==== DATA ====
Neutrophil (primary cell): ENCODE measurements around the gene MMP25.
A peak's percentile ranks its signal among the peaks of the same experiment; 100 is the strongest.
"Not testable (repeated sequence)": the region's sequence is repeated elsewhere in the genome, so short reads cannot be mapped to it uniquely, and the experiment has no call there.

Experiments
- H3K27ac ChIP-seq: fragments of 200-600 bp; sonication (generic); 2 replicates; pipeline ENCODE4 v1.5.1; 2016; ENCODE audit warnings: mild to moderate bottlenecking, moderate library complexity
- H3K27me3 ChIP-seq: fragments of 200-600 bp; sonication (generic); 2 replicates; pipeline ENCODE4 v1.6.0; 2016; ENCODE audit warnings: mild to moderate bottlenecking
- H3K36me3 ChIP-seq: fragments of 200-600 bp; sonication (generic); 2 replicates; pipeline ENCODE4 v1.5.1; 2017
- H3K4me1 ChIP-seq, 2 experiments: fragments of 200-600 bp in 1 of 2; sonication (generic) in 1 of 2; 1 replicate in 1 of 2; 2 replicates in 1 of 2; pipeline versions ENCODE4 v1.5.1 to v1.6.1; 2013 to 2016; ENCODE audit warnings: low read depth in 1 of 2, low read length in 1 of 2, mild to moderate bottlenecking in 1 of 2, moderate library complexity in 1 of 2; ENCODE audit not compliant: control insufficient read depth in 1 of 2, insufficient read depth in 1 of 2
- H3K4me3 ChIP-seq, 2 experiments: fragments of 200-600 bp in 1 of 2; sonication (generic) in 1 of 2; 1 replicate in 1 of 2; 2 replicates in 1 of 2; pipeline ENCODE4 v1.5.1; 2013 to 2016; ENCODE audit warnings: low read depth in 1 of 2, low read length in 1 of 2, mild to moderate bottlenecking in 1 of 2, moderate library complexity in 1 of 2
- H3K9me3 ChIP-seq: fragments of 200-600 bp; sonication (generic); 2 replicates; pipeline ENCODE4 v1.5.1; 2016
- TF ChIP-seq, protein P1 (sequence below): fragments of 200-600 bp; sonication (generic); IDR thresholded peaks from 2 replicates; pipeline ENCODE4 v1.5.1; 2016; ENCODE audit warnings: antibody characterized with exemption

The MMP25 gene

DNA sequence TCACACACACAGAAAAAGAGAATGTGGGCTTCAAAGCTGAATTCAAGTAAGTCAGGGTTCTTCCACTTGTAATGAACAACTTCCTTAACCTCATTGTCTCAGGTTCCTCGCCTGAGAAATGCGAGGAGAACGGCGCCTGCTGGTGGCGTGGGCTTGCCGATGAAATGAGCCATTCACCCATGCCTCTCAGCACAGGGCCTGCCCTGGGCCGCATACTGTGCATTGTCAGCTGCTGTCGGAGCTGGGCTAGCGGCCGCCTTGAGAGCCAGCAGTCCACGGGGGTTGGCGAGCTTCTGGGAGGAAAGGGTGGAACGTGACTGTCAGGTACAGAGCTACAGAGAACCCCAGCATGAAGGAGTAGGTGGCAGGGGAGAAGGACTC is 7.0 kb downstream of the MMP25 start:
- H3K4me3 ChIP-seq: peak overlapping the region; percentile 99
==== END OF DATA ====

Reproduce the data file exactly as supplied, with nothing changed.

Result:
Neutrophil (primary cell): ENCODE measurements around the gene MMP25.
A peak's percentile ranks its signal among the peaks of the same experiment; 100 is the strongest.
"Not testable (repeated sequence)": the region's sequence is repeated elsewhere in the genome, so short reads cannot be mapped to it uniquely, and the experiment has no call there.

Experiments
- H3K27ac ChIP-seq: fragments of 200-600 bp; sonication (generic); 2 replicates; pipeline ENCODE4 v1.5.1; 2016; ENCODE audit warnings: mild to moderate bottlenecking, moderate library complexity
- H3K27me3 ChIP-seq: fragments of 200-600 bp; sonication (generic); 2 replicates; pipeline ENCODE4 v1.6.0; 2016; ENCODE audit warnings: mild to moderate bottlenecking
- H3K36me3 ChIP-seq: fragments of 200-600 bp; sonication (generic); 2 replicates; pipeline ENCODE4 v1.5.1; 2017
- H3K4me1 ChIP-seq, 2 experiments: fragments of 200-600 bp in 1 of 2; sonication (generic) in 1 of 2; 1 replicate in 1 of 2; 2 replicates in 1 of 2; pipeline versions ENCODE4 v1.5.1 to v1.6.1; 2013 to 2016; ENCODE audit warnings: low read depth in 1 of 2, low read length in 1 of 2, mild to moderate bottlenecking in 1 of 2, moderate library complexity in 1 of 2; ENCODE audit not compliant: control insufficient read depth in 1 of 2, insufficient read depth in 1 of 2
- H3K4me3 ChIP-seq, 2 experiments: fragments of 200-600 bp in 1 of 2; sonication (generic) in 1 of 2; 1 replicate in 1 of 2; 2 replicates in 1 of 2; pipeline ENCODE4 v1.5.1; 2013 to 2016; ENCODE audit warnings: low read depth in 1 of 2, low read length in 1 of 2, mild to moderate bottlenecking in 1 of 2, moderate library complexity in 1 of 2
- H3K9me3 ChIP-seq: fragments of 200-600 bp; sonication (generic); 2 replicates; pipeline ENCODE4 v1.5.1; 2016
- TF ChIP-seq, protein P1 (sequence below): fragments of 200-600 bp; sonication (generic); IDR thresholded peaks from 2 replicates; pipeline ENCODE4 v1.5.1; 2016; ENCODE audit warnings: antibody characterized with exemption

The MMP25 gene

DNA sequence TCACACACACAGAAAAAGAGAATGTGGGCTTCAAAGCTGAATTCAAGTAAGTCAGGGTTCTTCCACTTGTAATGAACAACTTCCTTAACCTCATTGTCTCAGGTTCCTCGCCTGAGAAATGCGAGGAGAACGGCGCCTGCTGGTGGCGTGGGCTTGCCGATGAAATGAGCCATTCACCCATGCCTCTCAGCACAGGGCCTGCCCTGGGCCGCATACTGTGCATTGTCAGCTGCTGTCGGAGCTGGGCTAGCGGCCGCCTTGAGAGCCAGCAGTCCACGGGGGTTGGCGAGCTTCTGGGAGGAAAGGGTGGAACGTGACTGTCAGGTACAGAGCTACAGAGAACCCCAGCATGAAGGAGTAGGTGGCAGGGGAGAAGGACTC is 7.0 kb downstream of the MMP25 start:
- H3K4me3 ChIP-seq: peak overlapping the region; percentile 99